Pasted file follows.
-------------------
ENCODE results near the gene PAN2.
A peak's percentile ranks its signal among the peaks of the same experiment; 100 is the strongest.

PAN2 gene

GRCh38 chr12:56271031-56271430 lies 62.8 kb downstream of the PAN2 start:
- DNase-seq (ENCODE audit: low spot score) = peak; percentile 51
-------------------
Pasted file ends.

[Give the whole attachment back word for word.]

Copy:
ENCODE results near the gene PAN2.
A peak's percentile ranks its signal among the peaks of the same experiment; 100 is the strongest.

PAN2 gene

GRCh38 chr12:56271031-56271430 lies 62.8 kb downstream of the PAN2 start:
- DNase-seq (ENCODE audit: low spot score) = peak; percentile 51